Punjab subsidies benefit only the powerful

Successive governments in Punjab have launched social welfare schemes to woo voters, but the benefit of the schemes does not reach those who need it the most, or the schemes fizzle out due to lack of

Published: 02nd December 2017 11:05 PM  |   Last Updated: 03rd December 2017 08:36 AM   |  A+A-

CHANDIGARH: Successive governments in Punjab have launched social welfare schemes to woo voters, but the benefit of the schemes does not reach those who need it the most, or the schemes fizzle out due to lack of funds. The state’s debt burden today stands at Rs 1.95 lakh crore.

Even the much-hyped power subsidy for the agriculture sector does not benefit small and marginal farmers, who have landholdings of less than 2.50 acres. The fact that 15,000 farmers, mostly poor peasants, committed suicide between the years 2000 and 2015, with 83 per cent of them doing so because of a heavy debt burden, shows that all is not right.

The power subsidy costs the Punjab government Rs 8,000 crore every year. Influential persons and big landowners are the ones who reap the benefit of the subsidy, and not the farmers who really need it. Supply of free power to farmers began in 1997.

According to sources in Punjab State Power Corporation Limited (PSPCL), the utility provides electricity worth Rs 6,000 crore free of cost every year to farmers for irrigating their fields. Of the 13.51 lakh tube well connections in the state, which consume around 11,800 million units of free power every year, around 7.05 lakh connections are of farmers with landholdings of 10 acres or more. Nearly half, or 49.70 per cent, of the 1.64 lakh farmers who have 2.50 acres of land or less, do not have tube well connections.

Also, 46,340 farmers out of the 1.95 lakh whose landholdings are between 2.50 and 5 acres do not have tube well connections. These farmers irrigate their fields with water from canals, use diesel generators to pump water (there are 1.50 lakh diesel generators with farmers in Punjab), or buy water from big landlords.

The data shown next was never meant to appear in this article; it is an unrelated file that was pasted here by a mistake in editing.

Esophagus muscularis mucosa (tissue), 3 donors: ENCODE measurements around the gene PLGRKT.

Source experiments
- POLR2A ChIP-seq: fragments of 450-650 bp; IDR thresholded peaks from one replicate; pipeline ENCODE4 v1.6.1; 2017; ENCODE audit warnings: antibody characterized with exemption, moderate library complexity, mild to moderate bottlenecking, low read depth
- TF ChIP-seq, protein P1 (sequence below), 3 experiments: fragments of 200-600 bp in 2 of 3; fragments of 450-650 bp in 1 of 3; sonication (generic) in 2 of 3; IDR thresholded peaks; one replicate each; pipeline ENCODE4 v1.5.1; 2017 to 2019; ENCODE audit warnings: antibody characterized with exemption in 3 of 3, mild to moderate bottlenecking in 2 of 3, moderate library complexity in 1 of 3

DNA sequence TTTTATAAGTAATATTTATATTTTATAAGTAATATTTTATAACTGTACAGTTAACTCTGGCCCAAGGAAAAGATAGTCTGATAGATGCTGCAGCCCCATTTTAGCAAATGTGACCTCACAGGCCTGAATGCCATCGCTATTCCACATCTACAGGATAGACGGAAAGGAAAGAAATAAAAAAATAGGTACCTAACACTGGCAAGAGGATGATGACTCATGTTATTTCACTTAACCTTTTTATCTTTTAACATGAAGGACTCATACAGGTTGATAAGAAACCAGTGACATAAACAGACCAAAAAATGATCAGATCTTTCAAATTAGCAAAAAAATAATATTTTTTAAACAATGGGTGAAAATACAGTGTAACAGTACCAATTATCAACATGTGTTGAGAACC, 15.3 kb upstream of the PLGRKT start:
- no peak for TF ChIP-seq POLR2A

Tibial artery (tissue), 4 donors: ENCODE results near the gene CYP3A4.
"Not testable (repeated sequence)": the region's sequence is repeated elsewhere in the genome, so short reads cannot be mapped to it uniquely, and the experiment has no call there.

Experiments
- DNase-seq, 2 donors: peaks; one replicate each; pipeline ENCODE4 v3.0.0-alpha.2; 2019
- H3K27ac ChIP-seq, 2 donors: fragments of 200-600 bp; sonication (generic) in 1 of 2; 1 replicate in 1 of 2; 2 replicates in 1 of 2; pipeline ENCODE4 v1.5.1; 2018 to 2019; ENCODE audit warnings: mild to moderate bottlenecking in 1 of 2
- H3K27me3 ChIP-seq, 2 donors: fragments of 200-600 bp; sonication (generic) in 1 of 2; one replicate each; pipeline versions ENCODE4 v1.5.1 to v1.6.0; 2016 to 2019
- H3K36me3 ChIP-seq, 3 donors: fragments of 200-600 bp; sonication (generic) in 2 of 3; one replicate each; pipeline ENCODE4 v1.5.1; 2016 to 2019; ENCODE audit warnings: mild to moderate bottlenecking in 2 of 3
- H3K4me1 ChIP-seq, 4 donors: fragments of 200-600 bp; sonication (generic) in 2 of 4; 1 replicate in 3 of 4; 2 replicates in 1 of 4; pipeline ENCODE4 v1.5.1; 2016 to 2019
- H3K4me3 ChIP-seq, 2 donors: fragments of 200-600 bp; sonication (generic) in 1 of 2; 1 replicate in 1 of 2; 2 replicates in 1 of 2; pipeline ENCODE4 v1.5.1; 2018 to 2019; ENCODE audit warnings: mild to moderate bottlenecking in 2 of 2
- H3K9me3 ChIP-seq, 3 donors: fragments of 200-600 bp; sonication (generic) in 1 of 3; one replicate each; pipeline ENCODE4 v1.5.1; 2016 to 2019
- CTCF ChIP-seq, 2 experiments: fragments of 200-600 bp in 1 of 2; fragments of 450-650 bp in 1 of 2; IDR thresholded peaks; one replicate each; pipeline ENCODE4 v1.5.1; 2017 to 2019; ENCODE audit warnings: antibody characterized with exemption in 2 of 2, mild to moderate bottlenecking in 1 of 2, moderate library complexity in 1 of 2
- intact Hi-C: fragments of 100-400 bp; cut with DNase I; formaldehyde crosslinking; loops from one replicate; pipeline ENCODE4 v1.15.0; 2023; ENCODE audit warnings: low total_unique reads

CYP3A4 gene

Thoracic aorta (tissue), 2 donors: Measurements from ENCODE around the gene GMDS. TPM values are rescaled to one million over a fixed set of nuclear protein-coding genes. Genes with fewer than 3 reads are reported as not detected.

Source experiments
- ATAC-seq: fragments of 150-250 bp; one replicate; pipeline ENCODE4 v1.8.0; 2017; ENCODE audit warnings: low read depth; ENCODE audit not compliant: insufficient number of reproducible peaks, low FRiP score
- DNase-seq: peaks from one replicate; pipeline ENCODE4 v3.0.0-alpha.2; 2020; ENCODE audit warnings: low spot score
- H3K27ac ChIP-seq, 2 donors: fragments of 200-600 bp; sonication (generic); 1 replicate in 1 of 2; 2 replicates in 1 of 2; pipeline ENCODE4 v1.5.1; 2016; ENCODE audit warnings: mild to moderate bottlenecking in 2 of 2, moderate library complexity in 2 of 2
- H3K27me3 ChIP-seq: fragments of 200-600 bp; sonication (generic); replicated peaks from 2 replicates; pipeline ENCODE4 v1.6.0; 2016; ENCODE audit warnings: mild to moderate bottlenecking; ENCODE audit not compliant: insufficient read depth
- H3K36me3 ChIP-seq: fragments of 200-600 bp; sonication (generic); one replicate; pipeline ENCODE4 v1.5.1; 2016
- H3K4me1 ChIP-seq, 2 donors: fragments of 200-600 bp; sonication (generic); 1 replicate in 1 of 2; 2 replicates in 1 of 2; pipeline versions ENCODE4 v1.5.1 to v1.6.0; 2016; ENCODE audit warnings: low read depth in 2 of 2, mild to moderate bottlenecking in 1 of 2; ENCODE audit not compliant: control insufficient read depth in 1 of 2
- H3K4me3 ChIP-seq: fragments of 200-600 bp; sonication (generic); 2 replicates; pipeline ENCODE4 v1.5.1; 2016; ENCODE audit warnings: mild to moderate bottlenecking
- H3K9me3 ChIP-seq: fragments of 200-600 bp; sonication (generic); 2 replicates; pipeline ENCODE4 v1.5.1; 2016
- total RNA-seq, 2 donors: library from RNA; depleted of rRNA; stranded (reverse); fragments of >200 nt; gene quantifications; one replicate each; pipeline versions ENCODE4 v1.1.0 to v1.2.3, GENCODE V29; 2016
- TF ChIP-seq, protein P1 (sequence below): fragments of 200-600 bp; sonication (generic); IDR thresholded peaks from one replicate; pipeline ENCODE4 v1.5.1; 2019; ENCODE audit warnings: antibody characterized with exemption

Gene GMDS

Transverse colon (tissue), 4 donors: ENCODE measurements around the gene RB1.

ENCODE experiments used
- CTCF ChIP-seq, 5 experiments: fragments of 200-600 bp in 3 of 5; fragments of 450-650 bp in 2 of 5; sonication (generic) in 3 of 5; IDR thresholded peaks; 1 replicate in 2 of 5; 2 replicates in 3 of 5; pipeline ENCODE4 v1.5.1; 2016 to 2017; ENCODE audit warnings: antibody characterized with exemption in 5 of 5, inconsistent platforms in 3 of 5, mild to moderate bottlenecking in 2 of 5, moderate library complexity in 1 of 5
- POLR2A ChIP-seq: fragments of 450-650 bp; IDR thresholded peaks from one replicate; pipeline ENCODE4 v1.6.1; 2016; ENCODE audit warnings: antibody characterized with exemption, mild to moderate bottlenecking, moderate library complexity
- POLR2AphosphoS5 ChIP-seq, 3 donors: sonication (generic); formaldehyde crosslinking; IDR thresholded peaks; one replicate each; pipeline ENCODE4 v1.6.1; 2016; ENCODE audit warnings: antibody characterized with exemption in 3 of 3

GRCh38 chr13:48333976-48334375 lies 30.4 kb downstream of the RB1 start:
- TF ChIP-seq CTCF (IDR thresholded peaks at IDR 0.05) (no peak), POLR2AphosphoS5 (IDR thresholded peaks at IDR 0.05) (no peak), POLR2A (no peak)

Sources say that among the influential people who get the free power are more than four dozen MLAs from various political parties, a few Members of Parliament, a few ministers in the state government, other political leaders in the state, and senior civil and police officials. It is estimated that these influential people consume Rs 4,000 crore worth of free power every year, said sources.

The state’s other social welfare schemes are also in the doldrums as the government is in financial straits and has hardly any money to fund them. The government plans to spend Rs 10,000 crore on social welfare schemes it had announced in its manifesto for the assembly elections.

In its first budget in June this year, the government announced 67 welfare schemes that will cost Rs 7,569 crore. Of these, only a couple have been implemented so far. The flagship scheme, the Atta, Dal, Shagan Scheme for the daughters of the poor, is yet to be implemented.

Rs 1.95 l Cr Punjab’s debt burden

Rs 8,000 Cr Annual cost of power subsidy

Rs 6,000 Cr Cost of free power supplied to farmers

13.51 lakh Total number of tube well connections

15,000 Farmer suicides during 2000-2015

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